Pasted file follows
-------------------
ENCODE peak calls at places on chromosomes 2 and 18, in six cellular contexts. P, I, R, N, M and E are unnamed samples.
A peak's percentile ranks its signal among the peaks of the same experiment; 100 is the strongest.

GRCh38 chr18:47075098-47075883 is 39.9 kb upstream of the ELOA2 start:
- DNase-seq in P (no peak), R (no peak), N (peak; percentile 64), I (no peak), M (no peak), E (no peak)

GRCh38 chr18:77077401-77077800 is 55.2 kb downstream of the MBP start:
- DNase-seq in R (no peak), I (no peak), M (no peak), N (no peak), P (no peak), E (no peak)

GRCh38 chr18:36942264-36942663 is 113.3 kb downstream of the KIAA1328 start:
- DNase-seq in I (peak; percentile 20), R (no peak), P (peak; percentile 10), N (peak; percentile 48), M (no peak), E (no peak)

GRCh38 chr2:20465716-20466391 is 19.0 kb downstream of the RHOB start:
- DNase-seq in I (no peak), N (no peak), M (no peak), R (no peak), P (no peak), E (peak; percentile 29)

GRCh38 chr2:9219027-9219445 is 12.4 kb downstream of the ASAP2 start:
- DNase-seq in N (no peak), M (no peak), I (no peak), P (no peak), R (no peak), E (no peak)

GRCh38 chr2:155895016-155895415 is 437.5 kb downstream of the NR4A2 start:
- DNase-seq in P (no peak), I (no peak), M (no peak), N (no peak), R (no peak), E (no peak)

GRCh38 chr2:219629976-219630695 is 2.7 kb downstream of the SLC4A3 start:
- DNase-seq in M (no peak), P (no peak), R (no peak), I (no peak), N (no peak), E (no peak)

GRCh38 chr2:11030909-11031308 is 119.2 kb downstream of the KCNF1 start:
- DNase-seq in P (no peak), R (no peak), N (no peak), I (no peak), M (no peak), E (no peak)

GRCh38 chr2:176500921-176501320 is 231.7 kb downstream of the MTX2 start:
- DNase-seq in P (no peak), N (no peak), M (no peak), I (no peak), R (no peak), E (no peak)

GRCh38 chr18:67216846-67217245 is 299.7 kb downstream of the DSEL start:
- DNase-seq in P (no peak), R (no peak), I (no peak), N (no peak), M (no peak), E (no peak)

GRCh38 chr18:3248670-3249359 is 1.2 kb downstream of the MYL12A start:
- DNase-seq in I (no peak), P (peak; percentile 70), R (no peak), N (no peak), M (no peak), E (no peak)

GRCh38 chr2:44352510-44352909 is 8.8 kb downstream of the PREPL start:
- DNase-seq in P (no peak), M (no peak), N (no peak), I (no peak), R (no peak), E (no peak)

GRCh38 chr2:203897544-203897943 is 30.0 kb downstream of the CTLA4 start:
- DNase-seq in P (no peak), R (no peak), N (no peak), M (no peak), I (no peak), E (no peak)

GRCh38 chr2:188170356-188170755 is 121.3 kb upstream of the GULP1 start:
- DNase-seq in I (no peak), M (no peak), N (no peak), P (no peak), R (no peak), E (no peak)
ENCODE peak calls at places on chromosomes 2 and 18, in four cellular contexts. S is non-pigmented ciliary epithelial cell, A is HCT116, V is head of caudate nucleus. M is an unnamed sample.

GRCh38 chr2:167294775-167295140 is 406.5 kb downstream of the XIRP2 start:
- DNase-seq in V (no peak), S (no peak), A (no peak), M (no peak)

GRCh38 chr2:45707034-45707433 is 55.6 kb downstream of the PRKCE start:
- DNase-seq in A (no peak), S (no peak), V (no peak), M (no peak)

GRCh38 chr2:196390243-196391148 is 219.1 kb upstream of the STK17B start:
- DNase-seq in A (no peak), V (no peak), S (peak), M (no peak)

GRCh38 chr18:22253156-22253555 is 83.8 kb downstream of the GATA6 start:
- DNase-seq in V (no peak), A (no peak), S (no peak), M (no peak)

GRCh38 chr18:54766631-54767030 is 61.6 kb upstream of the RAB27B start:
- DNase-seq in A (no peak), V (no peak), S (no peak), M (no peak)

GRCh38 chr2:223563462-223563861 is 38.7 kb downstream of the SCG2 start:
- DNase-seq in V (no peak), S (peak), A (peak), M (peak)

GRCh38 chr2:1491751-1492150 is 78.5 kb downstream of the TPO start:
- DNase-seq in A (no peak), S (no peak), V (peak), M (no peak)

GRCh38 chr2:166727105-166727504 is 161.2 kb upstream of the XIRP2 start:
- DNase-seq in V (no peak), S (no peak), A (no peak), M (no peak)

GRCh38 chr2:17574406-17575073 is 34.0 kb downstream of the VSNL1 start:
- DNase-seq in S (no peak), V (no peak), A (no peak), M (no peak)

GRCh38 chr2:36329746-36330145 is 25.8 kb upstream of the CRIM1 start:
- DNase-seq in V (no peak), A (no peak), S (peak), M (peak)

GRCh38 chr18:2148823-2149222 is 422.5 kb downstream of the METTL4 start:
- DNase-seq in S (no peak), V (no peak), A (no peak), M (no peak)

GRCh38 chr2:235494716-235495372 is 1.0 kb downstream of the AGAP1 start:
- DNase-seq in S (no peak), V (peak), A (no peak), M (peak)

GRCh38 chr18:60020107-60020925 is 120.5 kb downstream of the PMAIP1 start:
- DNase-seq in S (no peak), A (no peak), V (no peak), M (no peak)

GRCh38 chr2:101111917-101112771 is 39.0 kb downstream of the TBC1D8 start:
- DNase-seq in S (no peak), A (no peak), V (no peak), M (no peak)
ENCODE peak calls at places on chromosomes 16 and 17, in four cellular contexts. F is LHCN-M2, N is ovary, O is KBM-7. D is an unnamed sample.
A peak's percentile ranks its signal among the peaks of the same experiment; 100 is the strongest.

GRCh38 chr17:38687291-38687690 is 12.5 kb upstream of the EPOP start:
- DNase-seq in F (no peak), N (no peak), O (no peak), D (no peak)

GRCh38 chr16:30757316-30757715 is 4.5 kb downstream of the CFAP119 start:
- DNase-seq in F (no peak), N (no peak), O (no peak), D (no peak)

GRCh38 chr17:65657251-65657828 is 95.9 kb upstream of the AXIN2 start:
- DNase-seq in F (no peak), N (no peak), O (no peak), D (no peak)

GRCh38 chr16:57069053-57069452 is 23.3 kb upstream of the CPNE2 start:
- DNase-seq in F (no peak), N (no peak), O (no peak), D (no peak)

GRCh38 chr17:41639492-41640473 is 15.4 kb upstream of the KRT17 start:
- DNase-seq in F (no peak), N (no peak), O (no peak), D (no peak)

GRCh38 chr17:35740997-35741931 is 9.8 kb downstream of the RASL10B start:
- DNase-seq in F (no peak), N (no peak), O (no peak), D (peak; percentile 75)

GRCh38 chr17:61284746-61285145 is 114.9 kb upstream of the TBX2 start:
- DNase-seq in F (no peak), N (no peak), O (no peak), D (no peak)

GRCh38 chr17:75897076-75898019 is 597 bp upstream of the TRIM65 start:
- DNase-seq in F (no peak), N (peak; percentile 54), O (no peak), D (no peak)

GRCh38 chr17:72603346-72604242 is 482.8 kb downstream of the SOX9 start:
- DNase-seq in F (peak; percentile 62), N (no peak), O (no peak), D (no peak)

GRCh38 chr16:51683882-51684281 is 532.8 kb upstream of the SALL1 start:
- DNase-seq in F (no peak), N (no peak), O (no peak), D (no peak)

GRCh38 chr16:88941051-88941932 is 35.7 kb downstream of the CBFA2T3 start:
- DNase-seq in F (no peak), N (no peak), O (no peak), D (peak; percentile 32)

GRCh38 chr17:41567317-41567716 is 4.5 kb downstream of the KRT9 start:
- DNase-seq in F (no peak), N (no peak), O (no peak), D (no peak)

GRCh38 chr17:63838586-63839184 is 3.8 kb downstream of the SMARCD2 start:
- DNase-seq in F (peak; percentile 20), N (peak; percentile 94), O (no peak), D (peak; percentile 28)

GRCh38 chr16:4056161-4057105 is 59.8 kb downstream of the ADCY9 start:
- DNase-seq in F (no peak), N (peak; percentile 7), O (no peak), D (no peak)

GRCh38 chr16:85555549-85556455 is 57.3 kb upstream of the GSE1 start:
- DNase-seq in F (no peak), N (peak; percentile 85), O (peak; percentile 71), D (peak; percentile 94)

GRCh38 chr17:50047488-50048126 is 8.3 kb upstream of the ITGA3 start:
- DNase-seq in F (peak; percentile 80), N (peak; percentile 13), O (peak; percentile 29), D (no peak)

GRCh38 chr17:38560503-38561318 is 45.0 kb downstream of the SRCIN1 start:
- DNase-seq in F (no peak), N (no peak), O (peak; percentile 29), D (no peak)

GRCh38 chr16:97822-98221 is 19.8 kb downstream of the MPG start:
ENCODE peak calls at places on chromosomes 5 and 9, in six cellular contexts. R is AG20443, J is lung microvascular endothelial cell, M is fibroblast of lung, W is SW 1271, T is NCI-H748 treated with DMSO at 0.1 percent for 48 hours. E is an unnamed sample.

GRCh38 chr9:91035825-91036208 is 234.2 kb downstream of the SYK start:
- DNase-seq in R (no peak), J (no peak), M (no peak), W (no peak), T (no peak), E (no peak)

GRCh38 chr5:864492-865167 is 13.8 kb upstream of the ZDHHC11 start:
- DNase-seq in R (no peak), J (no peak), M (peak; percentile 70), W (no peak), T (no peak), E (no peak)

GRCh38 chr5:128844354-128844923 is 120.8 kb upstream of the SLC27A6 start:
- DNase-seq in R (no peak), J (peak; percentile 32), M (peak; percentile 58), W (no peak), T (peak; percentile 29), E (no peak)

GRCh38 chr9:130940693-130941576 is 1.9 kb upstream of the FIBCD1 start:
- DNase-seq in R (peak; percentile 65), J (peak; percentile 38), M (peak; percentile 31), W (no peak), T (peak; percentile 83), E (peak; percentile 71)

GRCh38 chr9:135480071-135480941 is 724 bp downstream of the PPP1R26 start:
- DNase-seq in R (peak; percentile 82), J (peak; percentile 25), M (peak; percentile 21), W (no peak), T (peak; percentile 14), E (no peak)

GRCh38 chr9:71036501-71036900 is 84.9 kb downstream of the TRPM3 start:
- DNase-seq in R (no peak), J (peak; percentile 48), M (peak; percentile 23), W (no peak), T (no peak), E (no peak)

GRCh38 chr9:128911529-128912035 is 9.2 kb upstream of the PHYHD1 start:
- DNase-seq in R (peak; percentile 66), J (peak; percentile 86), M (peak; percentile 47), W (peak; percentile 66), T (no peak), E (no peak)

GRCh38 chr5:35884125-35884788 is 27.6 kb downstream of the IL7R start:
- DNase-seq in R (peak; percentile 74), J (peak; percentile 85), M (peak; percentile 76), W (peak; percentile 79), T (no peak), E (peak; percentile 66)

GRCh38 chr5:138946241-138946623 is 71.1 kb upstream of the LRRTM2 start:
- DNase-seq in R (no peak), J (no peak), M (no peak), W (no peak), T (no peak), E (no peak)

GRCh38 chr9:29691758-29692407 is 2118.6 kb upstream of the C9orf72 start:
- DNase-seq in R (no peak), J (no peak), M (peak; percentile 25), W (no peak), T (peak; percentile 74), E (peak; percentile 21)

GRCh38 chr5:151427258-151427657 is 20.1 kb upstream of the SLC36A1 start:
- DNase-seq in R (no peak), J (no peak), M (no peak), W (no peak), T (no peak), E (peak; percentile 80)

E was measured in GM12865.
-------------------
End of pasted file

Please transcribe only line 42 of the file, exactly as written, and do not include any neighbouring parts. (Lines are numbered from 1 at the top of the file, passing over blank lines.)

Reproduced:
GRCh38 chr2:223563462-223563861 is 38.7 kb downstream of the SCG2 start: